of the courts is comparable if not greater to what is found today in the European
Union. I also commented that the decision of the Brazilian Bar to oppose the
“stare decisis” doctrine, equally not recognised by the ICJ or the WTO, comes
out of concern for the prevalence of the rule of law, keeping into memory the
sombre years of military dictatorship in the country. Furthermore, the domestic
statistics speak strongly in favour of the Judiciary. Against the 4 million
suits filed in 1997, there were fewer than 100 arbitration cases.

3.4.1.- As to efficiency, court proceedings in Brazil are faster than in most
of continental Europe today. Lawyers can follow-up proceedings in all federal
courts via computer and can file pleadings by the same means. In the most economically
developed states, follow-up via computer as well as filings are also possible.
Distribution of new cases is done by computers. Jurisprudence is immediately
made available via computer as well as published in hard copies. The legal prosecution
service or public ministry is both independent and quite effective. The Bar
has a superb continuing legal education programme and conducts a thorough examination
before new lawyers are admitted. The recent vilification of the Brazilian legal
system undoubtedly has its roots in bad politicians who had their evil designs
frustrated by the workings of the legal machinery.

3.5.- Brazilian courts have jurisdiction over defendants domiciled in Brazil
and on disputes resulting from obligations to be performed in Brazil, as well
as on matters arising from acts occuring in the Brazilian territory. Foreign
companies having a commercial presence in Brazil are deemed to be domiciled
in the country. Election of foreign law to govern local obligations is possible
whenever there is no violation of Brazil´s public policies. This is not a common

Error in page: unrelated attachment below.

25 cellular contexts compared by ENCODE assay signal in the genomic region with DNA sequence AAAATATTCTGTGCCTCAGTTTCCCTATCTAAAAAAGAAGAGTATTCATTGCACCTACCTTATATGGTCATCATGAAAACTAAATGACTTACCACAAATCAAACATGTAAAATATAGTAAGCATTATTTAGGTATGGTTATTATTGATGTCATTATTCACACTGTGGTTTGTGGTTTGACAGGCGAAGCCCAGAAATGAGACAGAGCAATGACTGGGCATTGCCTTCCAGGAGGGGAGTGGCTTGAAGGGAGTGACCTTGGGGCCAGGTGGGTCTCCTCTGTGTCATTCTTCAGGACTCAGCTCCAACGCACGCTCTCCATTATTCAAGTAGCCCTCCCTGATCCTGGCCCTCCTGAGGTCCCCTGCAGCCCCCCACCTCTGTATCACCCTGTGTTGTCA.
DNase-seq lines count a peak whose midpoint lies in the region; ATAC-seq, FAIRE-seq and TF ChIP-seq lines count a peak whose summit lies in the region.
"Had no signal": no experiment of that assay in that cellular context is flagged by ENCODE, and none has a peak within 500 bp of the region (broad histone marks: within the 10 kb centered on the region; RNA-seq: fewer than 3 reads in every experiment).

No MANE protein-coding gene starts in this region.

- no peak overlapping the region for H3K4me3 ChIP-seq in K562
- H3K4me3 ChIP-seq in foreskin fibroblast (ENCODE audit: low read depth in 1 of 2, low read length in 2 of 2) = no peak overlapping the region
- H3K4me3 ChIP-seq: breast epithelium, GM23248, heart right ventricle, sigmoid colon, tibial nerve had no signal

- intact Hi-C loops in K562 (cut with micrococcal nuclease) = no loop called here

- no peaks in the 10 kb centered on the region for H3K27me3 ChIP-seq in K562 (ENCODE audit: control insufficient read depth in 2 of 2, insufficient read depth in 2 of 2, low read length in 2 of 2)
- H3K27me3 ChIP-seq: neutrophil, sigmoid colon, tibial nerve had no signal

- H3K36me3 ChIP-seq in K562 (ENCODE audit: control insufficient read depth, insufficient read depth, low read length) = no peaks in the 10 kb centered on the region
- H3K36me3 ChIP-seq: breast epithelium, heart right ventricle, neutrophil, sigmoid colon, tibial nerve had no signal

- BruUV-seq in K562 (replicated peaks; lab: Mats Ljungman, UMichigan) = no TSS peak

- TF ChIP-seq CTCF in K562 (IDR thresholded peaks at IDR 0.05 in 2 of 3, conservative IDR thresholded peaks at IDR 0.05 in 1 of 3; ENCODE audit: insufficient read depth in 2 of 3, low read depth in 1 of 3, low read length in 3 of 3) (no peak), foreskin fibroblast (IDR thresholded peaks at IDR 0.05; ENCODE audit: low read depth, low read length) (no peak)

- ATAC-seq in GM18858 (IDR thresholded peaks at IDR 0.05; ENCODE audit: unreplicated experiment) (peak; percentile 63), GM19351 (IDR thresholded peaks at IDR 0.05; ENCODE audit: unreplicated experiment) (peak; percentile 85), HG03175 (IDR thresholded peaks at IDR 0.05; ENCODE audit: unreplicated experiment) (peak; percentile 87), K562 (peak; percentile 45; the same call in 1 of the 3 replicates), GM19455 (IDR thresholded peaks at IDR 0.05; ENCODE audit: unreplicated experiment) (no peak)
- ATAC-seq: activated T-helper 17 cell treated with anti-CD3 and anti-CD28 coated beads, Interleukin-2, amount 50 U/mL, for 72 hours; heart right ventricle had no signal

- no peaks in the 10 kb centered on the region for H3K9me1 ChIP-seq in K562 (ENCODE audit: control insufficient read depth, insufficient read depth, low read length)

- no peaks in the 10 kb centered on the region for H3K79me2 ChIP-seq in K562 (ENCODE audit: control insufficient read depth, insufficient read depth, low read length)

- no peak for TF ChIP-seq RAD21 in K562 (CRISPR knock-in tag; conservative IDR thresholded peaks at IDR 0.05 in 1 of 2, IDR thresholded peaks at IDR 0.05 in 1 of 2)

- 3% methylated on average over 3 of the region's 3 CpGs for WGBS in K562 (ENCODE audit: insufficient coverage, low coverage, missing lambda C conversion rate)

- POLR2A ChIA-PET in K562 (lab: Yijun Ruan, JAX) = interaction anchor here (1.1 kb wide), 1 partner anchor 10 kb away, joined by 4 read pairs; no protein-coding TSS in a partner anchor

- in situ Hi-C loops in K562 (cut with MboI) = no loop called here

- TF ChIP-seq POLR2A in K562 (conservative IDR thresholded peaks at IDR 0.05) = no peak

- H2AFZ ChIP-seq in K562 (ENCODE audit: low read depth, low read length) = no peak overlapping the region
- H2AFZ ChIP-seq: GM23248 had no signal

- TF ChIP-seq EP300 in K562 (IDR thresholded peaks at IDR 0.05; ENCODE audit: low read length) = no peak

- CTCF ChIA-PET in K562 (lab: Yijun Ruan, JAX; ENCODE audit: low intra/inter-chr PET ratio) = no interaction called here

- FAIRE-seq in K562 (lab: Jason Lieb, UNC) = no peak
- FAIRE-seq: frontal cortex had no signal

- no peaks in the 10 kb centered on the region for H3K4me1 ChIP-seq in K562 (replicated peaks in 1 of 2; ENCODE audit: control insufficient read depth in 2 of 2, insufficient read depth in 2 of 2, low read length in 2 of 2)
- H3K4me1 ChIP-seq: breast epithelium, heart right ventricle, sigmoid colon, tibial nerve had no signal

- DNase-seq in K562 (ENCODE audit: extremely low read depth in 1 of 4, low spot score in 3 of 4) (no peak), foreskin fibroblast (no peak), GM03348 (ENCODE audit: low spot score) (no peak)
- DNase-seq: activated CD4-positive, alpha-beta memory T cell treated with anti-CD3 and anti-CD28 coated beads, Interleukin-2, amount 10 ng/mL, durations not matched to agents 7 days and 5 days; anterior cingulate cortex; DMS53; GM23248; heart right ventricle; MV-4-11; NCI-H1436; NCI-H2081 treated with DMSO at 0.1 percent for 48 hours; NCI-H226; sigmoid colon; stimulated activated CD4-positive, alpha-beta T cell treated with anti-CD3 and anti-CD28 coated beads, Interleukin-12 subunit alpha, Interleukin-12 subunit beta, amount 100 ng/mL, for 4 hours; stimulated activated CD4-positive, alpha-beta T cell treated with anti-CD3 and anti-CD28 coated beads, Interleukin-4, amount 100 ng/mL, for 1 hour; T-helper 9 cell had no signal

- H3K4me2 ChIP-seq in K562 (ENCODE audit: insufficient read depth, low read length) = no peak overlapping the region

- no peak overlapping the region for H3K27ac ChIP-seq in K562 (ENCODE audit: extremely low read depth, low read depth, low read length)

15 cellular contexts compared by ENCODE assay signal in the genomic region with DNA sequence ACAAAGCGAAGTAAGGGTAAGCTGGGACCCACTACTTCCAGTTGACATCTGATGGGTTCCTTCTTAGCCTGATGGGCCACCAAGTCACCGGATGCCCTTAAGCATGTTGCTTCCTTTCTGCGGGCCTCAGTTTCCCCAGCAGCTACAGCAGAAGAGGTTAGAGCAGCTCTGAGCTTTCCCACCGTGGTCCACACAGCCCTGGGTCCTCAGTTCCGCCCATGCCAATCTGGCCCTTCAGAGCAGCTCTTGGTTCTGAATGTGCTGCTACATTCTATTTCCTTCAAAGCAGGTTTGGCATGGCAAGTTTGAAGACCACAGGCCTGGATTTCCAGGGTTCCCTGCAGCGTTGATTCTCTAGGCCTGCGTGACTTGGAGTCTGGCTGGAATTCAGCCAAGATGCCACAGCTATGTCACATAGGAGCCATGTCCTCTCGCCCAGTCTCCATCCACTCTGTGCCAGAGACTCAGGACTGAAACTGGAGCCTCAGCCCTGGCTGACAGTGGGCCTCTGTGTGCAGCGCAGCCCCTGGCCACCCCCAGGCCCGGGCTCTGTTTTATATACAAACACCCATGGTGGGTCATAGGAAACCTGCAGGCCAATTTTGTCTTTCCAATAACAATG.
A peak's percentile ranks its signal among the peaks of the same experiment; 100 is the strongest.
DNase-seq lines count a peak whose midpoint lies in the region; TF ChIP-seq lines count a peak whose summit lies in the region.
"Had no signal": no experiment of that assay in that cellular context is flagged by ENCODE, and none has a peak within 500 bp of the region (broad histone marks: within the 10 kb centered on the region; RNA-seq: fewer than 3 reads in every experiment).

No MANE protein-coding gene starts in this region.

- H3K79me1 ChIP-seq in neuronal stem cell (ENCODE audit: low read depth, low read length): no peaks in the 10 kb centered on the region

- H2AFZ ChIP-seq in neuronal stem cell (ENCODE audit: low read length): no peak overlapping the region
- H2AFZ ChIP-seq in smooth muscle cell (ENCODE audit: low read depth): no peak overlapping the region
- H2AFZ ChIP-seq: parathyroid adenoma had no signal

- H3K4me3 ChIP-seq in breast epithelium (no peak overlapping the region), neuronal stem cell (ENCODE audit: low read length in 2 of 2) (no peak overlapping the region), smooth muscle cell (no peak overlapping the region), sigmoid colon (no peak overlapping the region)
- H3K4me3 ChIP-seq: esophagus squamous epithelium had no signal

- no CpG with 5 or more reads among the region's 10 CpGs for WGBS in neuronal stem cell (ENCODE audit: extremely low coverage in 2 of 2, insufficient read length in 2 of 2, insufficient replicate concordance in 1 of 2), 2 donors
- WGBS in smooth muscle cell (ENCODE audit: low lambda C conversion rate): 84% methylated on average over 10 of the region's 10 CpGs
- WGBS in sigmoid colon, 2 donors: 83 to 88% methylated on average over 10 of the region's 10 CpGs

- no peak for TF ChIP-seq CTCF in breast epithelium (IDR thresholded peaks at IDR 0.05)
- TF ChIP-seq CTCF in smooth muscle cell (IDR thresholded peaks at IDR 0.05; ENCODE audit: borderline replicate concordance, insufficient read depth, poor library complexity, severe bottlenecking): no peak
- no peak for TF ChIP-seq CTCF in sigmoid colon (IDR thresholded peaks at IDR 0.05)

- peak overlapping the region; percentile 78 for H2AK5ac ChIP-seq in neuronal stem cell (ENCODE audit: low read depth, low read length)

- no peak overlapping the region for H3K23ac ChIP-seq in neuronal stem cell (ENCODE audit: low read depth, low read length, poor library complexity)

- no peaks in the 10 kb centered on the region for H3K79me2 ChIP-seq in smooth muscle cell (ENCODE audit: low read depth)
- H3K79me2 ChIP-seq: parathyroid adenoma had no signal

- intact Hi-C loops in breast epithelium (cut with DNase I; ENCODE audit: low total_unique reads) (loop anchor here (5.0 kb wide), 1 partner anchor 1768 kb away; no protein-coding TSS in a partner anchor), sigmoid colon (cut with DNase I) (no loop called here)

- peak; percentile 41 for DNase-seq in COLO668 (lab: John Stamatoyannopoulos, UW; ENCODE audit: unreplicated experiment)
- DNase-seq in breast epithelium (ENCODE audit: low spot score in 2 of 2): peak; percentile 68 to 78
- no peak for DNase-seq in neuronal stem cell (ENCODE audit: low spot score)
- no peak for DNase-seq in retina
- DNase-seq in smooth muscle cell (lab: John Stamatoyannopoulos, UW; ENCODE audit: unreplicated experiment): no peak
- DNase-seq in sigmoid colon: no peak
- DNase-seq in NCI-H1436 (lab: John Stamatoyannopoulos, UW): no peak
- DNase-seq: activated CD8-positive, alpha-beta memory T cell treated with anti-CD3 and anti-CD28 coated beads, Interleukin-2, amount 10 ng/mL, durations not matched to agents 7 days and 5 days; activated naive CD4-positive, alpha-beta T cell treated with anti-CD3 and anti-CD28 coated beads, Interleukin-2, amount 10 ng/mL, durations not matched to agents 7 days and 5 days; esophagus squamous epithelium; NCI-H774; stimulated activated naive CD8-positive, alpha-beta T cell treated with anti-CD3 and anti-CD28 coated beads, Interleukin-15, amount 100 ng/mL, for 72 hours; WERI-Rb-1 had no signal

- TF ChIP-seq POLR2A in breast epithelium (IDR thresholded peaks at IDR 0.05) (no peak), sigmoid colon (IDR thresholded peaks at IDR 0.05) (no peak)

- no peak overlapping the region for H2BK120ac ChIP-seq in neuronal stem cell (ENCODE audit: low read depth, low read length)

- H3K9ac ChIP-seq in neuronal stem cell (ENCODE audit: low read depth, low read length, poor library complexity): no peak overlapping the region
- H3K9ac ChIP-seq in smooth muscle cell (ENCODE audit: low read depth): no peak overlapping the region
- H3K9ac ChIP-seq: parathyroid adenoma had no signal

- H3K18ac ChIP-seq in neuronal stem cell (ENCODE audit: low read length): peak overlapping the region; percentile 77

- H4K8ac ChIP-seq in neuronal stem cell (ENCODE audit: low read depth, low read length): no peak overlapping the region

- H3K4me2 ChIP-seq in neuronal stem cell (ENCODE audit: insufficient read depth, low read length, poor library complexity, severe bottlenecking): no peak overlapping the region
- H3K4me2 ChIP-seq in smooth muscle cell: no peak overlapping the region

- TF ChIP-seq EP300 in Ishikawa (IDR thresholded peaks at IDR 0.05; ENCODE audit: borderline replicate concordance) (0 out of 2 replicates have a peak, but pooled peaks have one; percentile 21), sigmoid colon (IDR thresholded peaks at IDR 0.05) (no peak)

occurrence, however, as the proof of foreign law in a Brazilian court tends
to be quite burdensome.

3.6.- Foreign sentences are ratified in Brazil by the STF upon the fulfilment
of five requirements, as follows: 1) foreign court having personal and subject
matter jurisdiction; 2) proper summons; 3) final judgement; 4) legalisation
and sworn translation; and 5) compliance with basic principles. Ratification
will be denied if Brazilian courts have exclusive jurisdiction of a matter,
which occurs in case of property located in Brazil and probate of assets in
the country. Defendants resident in Brazil must be properly summoned by means
of rogatory letters. An affidavit will have to be presented to the effect that
no appeals are possible in the country of origin of the judgement. The judgement
must not violate Brazil´s national sovereignty, public order or morality.

3.7.- Until very recently, for foreign arbitration awards to be enforced in
Brazil, ratification by the courts of the country of origin of the award and
ratification by the STF were necessary. This ensured that arbitration was eschewed
in Brazil. On December 27, 1995, Brazil ratified the Panama convention on arbitration,
which eliminated the necessity of ratification of an award by the local courts
in most cases. Furthermore, in accordance with new domestic legislation on arbitration[14],
international awards are dependent on ratification by the STF only. Summons
are allowed in accordance with applicable international treaty or foreign law.
The award may be based on submission clauses, whose validity will survive the
relevant agreement. In spite of such positive developments, arbitration remains
only exceptionally used in Brazil.
4.1.- I hope this presentation will help you to better understand Brazil and the workings of its democratic society. This knowledge will undoubtedly assist you in doing business with this country.